Taylor Swift has published a statement on social media claiming that Scott Borchetta and Scooter Braun are preventing her from performing her old material live, including at her upcoming American Music Awards performance.
Earlier this year, Braun acquired Borchetta’s Big Machine Label Group for a reported $300 million dollars. The deal included the ownership of the six albums Swift released under Big Machine Records. Swift previously expressed dismay over the transaction, calling it her “worst case scenario.” Now, in a Tumblr note titled “Don’t know what else to do”, Swift details the restrictions she’s allegedly been put through.
She begins by revealing her intention to play a career-spanning medley at next month’s American Music Awards, where she is being honored with the Artist of the Decade Award this year. However, according to Swift, “Scott Borchetta and Scooter Braun have now said that I’m not allowed to perform my old songs on television because they claim that would be re-recording my music before I’m allowed to next year.”
Swift then reveals that Netflix has been creating a documentary about her “life for the past few years” in secret. Apparently Borchetta and Braun’s threats also apply to the documentary. “Scott and Scooter have declined the use of my older music or performance footage for this project, even though there is no mention of either of them or Big Machine Records anywhere in the film,” she writes.
Originally, Swift planned to reclaim her catalog by re-recording old songs — a smart move that’s also totally legal. As it turns out, the duo allegedly threatened her if she does decide take such a route. “Scott Borchetta told my team that they’ll allow me to use my music only if I do these things: If I agree to not re-record copycat versions of my songs next year (which is something I’m both legally allowed to do and looking forward to) and also told my team that I need to stop talking about him and Scooter Braun,” she writes. “The message being sent to me is very clear. Basically, be a good little girl and shut up. Or you’ll be punished.”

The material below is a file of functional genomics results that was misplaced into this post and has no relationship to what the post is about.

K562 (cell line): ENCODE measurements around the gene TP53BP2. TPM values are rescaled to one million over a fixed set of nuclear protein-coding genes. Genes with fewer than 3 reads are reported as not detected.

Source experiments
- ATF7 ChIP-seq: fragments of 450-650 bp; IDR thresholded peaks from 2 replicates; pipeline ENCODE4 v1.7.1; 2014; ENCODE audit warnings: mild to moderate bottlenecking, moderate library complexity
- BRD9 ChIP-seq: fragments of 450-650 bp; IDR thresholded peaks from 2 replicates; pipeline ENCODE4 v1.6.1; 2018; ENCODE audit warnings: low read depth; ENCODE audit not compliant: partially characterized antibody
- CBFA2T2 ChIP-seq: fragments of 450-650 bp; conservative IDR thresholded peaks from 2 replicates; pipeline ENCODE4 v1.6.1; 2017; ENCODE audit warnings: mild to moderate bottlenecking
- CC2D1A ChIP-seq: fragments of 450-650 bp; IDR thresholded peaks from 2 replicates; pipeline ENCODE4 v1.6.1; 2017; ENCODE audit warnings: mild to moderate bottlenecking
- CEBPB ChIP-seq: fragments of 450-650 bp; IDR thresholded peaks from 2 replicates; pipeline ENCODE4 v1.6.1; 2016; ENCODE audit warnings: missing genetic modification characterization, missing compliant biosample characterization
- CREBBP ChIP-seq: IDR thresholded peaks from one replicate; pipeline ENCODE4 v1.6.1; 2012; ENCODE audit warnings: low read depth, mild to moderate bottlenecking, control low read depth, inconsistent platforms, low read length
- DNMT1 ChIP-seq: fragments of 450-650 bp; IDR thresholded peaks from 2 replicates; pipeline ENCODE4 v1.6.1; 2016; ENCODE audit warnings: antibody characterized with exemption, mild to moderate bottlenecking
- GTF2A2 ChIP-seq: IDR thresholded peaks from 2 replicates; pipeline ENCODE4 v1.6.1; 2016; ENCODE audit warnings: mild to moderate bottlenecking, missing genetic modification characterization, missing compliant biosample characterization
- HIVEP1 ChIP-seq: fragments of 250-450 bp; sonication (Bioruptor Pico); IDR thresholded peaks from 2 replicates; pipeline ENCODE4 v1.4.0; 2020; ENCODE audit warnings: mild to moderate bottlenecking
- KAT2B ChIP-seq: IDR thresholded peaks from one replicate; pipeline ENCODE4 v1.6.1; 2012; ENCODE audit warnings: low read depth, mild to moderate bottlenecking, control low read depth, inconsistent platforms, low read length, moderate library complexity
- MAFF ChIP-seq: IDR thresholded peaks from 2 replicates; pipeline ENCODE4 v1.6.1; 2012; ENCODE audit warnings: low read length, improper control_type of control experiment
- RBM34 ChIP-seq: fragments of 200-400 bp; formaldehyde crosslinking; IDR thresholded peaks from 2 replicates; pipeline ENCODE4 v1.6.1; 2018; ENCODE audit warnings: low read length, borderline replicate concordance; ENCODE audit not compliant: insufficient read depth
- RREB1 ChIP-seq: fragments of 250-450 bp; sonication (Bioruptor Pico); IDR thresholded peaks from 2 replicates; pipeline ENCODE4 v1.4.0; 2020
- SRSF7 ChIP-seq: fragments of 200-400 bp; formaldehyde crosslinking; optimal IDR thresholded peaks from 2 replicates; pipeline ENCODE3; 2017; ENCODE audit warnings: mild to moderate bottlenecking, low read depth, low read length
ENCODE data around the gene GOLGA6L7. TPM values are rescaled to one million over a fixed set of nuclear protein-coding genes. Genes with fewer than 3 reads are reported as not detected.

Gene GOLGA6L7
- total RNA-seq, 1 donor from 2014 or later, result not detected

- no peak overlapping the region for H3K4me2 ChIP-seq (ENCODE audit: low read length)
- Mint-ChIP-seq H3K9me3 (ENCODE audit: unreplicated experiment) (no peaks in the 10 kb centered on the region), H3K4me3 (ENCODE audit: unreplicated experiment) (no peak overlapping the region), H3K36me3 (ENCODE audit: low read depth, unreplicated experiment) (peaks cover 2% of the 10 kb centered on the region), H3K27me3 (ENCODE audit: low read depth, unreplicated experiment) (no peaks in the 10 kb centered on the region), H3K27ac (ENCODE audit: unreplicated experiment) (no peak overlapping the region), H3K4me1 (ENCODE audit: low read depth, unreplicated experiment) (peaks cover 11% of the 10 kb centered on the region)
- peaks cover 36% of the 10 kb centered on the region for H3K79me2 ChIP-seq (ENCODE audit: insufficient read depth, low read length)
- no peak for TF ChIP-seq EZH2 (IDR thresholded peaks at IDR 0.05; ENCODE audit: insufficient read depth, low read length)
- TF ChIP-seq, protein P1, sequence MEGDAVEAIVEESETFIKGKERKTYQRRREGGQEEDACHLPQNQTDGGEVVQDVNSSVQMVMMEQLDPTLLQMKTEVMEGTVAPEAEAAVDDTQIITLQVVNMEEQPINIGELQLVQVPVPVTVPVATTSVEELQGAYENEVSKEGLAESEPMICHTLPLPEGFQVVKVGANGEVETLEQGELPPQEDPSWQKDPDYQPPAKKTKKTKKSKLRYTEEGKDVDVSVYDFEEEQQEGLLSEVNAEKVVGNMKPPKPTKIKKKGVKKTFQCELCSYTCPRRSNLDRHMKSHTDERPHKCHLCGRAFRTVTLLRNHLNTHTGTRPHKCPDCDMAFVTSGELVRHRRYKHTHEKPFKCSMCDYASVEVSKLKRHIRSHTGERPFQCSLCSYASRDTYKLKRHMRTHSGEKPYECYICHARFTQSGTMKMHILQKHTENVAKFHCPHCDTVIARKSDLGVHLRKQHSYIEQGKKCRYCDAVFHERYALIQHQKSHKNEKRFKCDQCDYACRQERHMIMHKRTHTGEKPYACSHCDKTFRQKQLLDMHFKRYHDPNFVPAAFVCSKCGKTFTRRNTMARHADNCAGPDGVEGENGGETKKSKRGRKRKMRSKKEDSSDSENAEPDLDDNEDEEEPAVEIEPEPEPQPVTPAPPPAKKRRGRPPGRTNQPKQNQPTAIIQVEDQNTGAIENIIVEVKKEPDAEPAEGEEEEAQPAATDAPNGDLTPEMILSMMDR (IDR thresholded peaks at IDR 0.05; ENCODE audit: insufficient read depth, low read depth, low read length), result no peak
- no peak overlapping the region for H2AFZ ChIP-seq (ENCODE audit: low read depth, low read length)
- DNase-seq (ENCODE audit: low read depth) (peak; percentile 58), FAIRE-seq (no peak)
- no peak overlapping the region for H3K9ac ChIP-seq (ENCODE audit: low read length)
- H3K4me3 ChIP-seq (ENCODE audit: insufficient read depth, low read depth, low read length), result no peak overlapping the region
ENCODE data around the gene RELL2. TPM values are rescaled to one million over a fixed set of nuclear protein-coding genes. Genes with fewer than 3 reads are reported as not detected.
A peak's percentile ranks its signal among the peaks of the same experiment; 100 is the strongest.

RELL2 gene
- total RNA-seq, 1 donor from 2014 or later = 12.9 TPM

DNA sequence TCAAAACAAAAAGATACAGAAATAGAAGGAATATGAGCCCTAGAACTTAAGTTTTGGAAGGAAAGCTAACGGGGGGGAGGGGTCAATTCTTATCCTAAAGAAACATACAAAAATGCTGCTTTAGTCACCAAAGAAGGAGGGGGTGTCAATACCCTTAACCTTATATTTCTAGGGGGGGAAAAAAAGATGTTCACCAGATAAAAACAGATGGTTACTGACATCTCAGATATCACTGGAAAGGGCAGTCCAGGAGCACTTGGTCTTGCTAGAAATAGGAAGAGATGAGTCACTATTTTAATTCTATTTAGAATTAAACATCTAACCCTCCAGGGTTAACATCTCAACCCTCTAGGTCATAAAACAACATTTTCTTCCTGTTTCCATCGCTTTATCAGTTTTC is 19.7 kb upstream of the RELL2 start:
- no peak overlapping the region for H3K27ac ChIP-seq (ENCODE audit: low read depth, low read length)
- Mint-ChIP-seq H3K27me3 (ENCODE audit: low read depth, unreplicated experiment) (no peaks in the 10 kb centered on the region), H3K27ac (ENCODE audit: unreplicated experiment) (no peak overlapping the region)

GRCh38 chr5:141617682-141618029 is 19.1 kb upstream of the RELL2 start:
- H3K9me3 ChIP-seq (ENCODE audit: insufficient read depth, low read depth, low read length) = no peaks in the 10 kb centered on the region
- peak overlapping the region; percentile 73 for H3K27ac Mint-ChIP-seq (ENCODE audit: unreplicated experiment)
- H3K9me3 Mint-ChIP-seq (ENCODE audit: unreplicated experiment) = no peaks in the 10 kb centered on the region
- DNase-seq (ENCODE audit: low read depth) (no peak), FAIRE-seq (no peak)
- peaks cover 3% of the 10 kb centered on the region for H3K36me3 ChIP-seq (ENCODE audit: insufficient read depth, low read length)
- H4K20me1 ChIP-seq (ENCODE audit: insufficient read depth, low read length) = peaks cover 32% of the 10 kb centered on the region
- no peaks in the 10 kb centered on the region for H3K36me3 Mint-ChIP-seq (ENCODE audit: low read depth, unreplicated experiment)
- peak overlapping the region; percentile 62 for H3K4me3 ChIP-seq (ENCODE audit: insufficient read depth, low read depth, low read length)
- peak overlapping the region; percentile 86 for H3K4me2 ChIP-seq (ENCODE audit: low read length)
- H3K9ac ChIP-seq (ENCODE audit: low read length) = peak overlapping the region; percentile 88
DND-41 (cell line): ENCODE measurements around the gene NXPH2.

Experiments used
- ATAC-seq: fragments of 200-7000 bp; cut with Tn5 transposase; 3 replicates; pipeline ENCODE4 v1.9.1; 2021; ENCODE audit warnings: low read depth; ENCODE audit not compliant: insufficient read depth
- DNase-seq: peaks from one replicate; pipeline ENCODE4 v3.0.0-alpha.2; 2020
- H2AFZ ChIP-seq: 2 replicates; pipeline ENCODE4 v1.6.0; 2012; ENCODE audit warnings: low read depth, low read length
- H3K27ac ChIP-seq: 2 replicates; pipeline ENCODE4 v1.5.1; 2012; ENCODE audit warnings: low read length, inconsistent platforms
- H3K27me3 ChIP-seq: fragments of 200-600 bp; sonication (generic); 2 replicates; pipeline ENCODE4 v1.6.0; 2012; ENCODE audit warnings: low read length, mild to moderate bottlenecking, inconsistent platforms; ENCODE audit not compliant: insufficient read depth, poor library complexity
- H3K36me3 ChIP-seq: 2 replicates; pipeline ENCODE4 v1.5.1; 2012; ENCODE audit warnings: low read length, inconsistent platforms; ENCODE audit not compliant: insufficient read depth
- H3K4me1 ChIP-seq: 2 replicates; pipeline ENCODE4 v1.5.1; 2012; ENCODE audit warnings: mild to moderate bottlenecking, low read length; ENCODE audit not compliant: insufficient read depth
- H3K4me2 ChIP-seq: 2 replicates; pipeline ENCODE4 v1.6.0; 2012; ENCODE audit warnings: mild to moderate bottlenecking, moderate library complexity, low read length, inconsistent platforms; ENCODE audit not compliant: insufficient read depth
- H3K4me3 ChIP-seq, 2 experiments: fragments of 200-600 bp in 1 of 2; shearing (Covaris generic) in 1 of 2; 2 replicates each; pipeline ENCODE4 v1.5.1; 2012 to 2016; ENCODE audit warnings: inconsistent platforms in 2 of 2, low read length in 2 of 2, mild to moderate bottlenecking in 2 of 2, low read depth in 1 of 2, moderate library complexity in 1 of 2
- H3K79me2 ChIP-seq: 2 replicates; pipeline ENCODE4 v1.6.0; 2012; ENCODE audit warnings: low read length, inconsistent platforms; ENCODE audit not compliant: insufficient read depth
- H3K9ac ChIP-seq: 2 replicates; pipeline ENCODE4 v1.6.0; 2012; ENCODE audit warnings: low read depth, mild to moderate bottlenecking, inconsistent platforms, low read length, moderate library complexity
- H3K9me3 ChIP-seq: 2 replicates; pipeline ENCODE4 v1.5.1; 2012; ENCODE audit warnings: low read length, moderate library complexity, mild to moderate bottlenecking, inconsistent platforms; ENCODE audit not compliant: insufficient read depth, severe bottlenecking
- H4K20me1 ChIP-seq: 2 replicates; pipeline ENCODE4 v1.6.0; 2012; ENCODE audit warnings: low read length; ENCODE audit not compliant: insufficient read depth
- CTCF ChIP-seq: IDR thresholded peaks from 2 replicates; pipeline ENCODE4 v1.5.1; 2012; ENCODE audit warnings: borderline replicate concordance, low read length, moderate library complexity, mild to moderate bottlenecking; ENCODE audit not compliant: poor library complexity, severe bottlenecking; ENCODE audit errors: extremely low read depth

Swift goes on to ask for help from her fans and from The Carlyle Group, who put up money for the sale of her music in the first place. Her line of thinking goes like this: Braun manages other artists, and fans could ask those artists to talk to Braun about this whole ordeal — essentially acting as a trusted friend or mediator who may be able to change his mind. That and, of course, they could apply some extra pressure and embarrassment.
“I just want to be able to perform MY OWN music. That’s it,” she concludes. “I’ve tried to work this out privately through my team but have not been able to resolve anything. Right now my performance at the AMA’s, the Netflix documentary and any other recorded events I am planning to play until November of 2020 are a question mark. I love you guys and I thought you should know what’s been going on.”
This is a new era for Taylor Swift where she doesn’t just talk about taking no shit, she walks the walk, too. This year has seen Swift vow to be more politically active, rip into “two-faced” Kanye West, and criticize Trump while saying she’s “obviously” pro-choice. She also performed the 2012 cut “All Too Well” at her Tiny Desk Concert, which may or may not have contributed to Borchetta and Braun’s revamped threats about filming old material. In other words, it’s been nice to see a mega-famous pop star take a stand for something that doesn’t always double as a financial bump.
Read Swift’s full statement about the matter on her Tumblr or in a series of Twitter screenshots below.
Don’t know what else to do pic.twitter.com/1uBrXwviTS
— Taylor Swift (@taylorswift13) November 14, 2019